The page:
Using Darker Colors
After your dyed fabric comes out with tacky color blotches, you need to remember that if you want to overdye it, you must go with darker colors. You can try more saturated colors or dyes with more hue and bolder colors, but never lighter or pastel colors!
Testing the Dye Beforehand
Before you submerge the final fabric for dyeing, test out the colors or dye bath on a scrap piece of fabric. This is just a safety step for not messing with the dye, once again!
Using a Properly Sized Dye Bath Container
Don’t forget to mix the dye solution in a larger dyeing container and submerge your fabric in that. This allows the fabric to move around freely with more space, minimizing the chances of blotches and patches of colors.
Follow Recommended Dyeing Time
Finally, keep a watch on the clock as you over-dye the blotched fabric. Keeping it in the dye bath for a longer or shorter period will mess with the dye absorption and distribution, simply worsening the blotchiness!
Easy Steps to Fix Blotchy Fabric Dye
Now, time for the important segment you’ve been waiting around for, the fixes. When you already have a messed up, unevenly dyed fabric at hand, your next step is to think of solutions.
To attempt to fix the blotched fabric dye, you have 3 options to choose from,
Steps for Using Commercial Dye Fixatives
Steps for Using Natural Dye Fixatives
Take a large bucket and fill it with water and lemon juice/ vinegar in a ratio of 3:1. Immerse the fabric in it.
Keep the cloth in the mixture all night. Vinegar or lemon juice has the properties to lock in residual color while getting rid of the extra dyes.
After the overnight soaking, you need to rinse out the fabric under running water from the sink. And as well, follow the care guidelines as per the manual for the dye, and you’re done!
Steps for Re-Dyeing
If the dye fixatives are not being of much help, your last resort is to re-dye the whole fabric.
To do so, you’ll need,
How to Prevent a Blotchy Fabric Dye: Tips for Even Dyeing!
Why look for solutions when you can prevent the blotchy mess? To begin with, after all, prevention is better than cure! Although it can be pretty tricky sometimes to get completely even dyeing results, it’s not impossible.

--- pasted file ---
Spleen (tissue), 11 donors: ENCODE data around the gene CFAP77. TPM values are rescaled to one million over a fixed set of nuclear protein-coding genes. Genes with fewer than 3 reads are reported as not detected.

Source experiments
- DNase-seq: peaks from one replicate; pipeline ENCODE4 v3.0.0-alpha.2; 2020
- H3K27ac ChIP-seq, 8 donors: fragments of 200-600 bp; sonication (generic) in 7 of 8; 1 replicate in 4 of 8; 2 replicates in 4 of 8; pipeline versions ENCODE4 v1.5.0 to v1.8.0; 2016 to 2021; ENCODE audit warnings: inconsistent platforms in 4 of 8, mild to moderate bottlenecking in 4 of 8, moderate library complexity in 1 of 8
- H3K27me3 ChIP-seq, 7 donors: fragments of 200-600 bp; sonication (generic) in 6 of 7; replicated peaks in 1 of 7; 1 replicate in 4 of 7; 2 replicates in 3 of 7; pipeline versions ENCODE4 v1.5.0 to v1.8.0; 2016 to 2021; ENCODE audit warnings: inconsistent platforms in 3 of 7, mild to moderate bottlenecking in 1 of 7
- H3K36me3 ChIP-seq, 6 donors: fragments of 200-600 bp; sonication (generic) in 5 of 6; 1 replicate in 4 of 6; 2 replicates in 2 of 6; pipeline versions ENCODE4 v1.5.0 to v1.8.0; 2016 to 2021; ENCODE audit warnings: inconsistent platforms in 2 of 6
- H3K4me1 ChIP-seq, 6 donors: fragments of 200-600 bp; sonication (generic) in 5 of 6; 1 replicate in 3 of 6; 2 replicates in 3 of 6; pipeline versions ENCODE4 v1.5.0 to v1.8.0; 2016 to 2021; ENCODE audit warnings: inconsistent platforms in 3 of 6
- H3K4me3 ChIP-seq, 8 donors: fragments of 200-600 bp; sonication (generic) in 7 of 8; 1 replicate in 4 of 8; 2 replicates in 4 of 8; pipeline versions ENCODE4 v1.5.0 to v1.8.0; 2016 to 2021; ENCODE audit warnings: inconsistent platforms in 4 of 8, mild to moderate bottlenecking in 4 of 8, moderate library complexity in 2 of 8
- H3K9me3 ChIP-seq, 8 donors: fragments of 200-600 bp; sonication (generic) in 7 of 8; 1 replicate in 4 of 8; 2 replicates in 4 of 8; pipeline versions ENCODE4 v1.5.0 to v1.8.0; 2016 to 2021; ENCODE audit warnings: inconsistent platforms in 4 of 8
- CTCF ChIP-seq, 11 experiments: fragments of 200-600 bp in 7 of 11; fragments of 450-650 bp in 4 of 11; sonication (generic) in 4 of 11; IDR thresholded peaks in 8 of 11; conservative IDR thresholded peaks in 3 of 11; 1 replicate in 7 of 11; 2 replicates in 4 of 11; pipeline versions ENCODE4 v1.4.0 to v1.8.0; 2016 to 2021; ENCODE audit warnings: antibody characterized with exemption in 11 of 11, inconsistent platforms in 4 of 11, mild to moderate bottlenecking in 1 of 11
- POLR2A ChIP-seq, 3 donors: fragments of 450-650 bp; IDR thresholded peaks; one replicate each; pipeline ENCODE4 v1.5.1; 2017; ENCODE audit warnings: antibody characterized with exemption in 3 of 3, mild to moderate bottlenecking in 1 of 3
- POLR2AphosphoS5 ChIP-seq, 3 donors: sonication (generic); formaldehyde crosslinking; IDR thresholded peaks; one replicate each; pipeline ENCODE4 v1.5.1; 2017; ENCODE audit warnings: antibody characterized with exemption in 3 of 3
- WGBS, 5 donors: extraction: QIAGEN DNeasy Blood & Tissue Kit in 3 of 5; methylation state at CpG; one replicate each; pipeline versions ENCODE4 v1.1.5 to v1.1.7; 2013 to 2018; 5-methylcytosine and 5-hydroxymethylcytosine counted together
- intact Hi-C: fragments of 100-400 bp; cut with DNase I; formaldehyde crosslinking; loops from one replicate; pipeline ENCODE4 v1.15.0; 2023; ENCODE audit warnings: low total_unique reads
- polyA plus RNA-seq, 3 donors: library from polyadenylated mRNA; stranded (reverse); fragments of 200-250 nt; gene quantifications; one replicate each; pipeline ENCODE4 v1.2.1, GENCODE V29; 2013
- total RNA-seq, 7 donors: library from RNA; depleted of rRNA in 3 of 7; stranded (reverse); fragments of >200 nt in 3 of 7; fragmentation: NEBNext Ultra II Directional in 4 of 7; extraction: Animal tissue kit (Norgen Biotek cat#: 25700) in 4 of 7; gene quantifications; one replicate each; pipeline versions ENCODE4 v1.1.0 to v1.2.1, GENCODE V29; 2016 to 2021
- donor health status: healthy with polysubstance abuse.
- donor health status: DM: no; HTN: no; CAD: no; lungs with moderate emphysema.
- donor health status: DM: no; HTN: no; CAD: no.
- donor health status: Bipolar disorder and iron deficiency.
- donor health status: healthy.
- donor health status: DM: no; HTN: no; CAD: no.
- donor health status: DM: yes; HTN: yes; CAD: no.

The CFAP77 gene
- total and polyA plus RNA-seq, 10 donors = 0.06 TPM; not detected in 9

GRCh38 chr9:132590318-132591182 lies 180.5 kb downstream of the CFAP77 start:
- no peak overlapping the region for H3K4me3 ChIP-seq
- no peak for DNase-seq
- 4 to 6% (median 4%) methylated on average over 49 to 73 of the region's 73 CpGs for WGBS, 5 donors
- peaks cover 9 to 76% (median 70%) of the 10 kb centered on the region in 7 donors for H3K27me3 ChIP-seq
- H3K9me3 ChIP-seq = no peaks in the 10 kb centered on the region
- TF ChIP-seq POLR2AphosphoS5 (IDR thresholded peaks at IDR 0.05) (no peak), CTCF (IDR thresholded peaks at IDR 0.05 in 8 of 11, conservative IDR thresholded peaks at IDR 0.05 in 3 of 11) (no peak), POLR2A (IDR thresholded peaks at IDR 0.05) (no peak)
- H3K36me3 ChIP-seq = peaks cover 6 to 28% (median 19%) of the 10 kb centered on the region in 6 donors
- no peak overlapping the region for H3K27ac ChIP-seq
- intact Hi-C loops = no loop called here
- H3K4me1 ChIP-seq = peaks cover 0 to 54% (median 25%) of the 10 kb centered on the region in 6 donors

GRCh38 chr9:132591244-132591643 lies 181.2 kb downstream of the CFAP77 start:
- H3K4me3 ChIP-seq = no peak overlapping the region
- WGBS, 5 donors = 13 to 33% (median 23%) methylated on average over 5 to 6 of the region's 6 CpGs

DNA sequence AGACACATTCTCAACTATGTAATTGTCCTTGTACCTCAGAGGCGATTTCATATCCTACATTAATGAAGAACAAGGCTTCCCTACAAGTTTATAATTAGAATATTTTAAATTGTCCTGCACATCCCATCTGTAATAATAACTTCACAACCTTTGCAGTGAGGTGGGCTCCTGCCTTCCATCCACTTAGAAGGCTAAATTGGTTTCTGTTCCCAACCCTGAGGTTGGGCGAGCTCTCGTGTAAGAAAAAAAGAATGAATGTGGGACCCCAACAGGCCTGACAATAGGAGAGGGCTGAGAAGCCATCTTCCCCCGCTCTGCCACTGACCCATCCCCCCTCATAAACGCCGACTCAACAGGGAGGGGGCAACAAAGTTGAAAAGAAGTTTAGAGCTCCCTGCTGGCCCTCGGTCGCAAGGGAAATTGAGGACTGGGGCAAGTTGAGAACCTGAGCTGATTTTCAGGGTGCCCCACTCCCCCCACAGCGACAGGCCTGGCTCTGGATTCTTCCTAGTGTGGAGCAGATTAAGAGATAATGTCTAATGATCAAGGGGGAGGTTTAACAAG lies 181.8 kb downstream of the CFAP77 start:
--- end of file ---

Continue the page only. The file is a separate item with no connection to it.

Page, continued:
All you need is to make sure the colors are distributed uniformly in the fabric. Here’s how,
Adequately Pre-Washing/ Preparing the Fabric
Before you start the dyeing process, you need to make sure you have a completely clean piece of fabric with no residues, chemicals, oils, or dirt.
In the case of thick fabric types, you can try out maximum heated machine washes or give it an abrasive wash. On the other hand, all you need for a lighter fabric is a thorough and gentle machine wash.
Not only an insufficient pre-wash will lead to color spots, but it may also result in the color fading away with a couple of washes.
Do you know what’s the smartest move and best trick to get evenly dyed cloth? Lots and lots of stirring! After you put the fabric in the solution, you need to make sure the cloth is constantly moving around in it so the colors don’t get concentrated in one spot.
Now, of course, with a smaller fabric piece, it’s a lot easier to get even dyeing results. However, when it comes to huge fabrics, the safer option is to go for mild patterns or tie-dye techniques. Of course, intentional patterns on the cloth are better than being left with weird patchiness!
Setting the Correct Water Temperature